On the anniversary of the Jan. 6 U.S. Capitol riot, politicians from across Illinois and around Chicago shared messages and reflected on the attack one year later.
Illinois Gov. J.B. Pritzker took the anniversary to instruct lawmakers and politicians to denounce the actions of insurrectionists and former President Donald Trump, while working to preserve democracy.
"As Americans, we have a sacred responsibility to stand up for democracy and hold accountable those who incited and carried out this attempted coup. We must not allow the Republican Party to rewrite history and sweep the events of January 6 under the rug. The preservation of democracy is not a guarantee, and our 245-year-old experiment in self-governance depends upon our ability to restore respect for our institutions and protect the will of the people as expressed by their votes," Pritzker said in a statement.
The governor added that he promises to do all in his power to ensure the sacrifices made by Capitol Police officers on Jan. 6, 2021 were not made in vain.
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Rep. Marie Newman of Illinois' third district said she remains in disbelief that three days after being sworn into office, she found herself sheltering in her office away from "violent domestic terrorists, who vandalized, desecrated and forced their way into the U.S. Capitol."
“January 6th, 2021 was undoubtedly one of the darkest days in modern American history, one that illustrated just how fragile our democracy can be. It showed us first-hand what happens when inciteful, dangerous rhetoric from our public leaders goes unchecked. And yet, even with the violence and trauma endured that day, I know our nation will prevail. It’s the same reason why at the late hours of that same night, we did not go home but instead, reconvened to certify the election of Joe Biden as the next President of the United States," Newman said in a statement.
"I'm blown away that we're a year out now yesterday," said Illinois Rep. Adam Kinzinger. "Democracies aren't defined only by their bad days. They're defined by defined by how they come back from those bad days, and that's where history is watching."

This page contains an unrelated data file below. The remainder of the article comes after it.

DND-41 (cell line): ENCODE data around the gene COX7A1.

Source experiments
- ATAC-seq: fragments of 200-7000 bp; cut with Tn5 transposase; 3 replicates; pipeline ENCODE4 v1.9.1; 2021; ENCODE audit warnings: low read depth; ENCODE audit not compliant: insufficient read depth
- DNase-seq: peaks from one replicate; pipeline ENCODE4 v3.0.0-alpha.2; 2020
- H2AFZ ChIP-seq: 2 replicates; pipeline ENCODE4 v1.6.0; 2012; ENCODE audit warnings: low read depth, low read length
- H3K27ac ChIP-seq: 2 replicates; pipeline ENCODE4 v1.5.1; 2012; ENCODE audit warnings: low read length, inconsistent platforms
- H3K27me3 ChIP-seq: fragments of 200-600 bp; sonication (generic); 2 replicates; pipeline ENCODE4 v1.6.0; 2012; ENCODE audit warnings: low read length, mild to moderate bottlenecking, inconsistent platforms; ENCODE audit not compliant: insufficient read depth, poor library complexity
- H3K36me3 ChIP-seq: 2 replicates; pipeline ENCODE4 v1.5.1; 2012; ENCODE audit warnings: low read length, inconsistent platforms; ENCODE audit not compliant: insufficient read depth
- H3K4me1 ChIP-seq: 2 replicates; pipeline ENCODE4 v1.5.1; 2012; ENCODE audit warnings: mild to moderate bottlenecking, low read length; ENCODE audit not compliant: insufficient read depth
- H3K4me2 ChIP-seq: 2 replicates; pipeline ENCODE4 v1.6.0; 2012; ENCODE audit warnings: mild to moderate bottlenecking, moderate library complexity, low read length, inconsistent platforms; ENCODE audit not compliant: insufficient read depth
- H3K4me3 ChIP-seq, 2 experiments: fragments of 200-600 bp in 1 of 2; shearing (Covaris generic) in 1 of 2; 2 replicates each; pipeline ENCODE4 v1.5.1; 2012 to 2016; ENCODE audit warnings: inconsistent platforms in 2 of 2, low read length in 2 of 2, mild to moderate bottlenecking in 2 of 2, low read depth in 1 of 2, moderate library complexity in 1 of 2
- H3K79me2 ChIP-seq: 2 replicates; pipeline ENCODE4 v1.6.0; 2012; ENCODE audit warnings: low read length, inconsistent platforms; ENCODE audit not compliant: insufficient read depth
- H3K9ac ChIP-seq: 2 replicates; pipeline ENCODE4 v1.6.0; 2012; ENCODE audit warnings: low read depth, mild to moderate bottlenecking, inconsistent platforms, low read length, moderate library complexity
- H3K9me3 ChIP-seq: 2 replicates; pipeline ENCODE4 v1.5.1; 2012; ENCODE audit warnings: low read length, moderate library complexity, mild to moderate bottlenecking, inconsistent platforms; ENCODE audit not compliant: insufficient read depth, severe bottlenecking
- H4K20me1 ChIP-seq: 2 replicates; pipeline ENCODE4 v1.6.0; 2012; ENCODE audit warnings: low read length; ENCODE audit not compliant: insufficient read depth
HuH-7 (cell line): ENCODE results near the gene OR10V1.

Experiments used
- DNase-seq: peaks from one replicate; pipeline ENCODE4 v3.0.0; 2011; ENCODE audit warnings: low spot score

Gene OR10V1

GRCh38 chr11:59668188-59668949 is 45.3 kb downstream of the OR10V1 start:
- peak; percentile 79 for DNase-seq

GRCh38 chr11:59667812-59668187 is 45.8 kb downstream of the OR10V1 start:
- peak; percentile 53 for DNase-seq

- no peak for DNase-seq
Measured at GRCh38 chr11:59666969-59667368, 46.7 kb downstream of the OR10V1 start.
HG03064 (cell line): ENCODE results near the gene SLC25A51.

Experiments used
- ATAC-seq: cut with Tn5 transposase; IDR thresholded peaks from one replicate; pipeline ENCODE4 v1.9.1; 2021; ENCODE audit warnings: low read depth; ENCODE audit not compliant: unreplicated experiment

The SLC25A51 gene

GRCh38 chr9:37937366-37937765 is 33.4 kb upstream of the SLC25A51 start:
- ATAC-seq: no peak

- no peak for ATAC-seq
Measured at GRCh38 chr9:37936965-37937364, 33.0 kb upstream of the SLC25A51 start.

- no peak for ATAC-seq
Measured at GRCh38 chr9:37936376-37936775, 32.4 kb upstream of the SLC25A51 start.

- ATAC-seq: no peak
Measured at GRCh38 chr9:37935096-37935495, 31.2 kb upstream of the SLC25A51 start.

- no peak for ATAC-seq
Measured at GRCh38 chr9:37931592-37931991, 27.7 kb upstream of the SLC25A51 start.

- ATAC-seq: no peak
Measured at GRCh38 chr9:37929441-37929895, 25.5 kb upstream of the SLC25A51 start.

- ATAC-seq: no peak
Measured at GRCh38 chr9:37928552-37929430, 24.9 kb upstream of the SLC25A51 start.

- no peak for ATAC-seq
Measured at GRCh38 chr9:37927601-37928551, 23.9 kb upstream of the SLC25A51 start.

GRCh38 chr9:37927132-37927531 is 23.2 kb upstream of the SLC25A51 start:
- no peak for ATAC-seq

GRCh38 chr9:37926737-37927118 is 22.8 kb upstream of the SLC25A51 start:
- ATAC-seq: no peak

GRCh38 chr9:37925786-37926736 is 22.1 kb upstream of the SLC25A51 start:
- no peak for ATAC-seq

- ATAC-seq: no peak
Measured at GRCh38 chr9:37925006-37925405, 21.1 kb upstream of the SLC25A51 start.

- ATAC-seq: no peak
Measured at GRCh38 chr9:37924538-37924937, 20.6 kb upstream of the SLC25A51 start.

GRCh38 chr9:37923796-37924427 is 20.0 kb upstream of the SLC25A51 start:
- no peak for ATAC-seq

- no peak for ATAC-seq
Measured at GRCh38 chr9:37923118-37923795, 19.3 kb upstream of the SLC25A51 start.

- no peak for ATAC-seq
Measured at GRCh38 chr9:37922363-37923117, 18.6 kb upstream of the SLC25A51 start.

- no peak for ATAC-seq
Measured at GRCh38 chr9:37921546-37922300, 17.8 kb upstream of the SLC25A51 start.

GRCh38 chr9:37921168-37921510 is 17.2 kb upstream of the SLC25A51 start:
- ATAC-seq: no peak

Illinois Rep. Mike Quigley called the Capitol insurrection "one of the worst attacks on our democracy in history."
"I am still grateful every day for the heroic efforts of the U.S. Capitol Police and Metro Police who kept my colleagues and I from coming to harm that day. They certainly saved my life and I believe that they may have also saved our republic," Quigley said in a statement.
Illinois Rep. Brad Schneider recalled a crowd attempting to break through Congress' chamber doors at this time last year as lawmakers escaped from the attack.
“We rightly celebrate the victory of democracy over violence last year. But we must also recognize that, one year later, many of the underlying causes of the tragedy of January 6th remain – including continued disinformation campaigns, hyperpartisanship, and emboldened extremists willing to circumvent our electoral system," Schneider said in a statement.
Several politicians commended the way Congress went back later that night, despite the unexpected events earlier in the day, to solidify the election of President Joe Biden by certifying the count of electoral votes.
Chicago Ald. Gilbert Villegas released the following statement on the attack:
"I took an oath 34 years ago as a United States Marine to defend our country against all enemies foreign and domestic. Today is a reminder that the perpetrators of the January 6th insurrection against our Capitol savagely and viciously attacked our law enforcement community, our elected representatives, and our democracy. My oath has no expiration date and as the next member of Congress from the 3rd District of Illinois, I will protect and defend this country from anyone, anytime, no matter the cost."
President Joe Biden on the anniversary of the Jan. 6 Capitol riot warned that the threats to democracy witnessed during that invasion did not end when the violence stopped.
Biden in a fiery speech Thursday condemned the "web of lies" spread by former President Donald Trump, blaming him directly for fomenting the attackers who tried to overturn the 2020 election.
"You can't love your country only when you win. You can't obey the law only when it's convenient. You can't be patriotic when you embrace and enable lies," Biden said in an address from the Capitol.
"The lies that drove the anger and madness we saw in this place, they have not abated," Biden said. "So we have to be firm, resolute and unyielding in our defense of the right to vote and have that vote counted."
The invasion sparked an unprecedented criminal investigation by the Department of Justice and a sweeping probe by a bipartisan House select committee. The riot, as well as a rise in Republican-led efforts to subvert elections at the state level, have also pushed Democrats to pursue new legislation to strengthen voting rights.
Although Biden did not mention Trump by name, the former president quickly accused Biden of having "used my name" to distract from his own political challenges. Trump also repeated his false claim that he won the 2020 presidential election, which he lost by more than 6 million voters.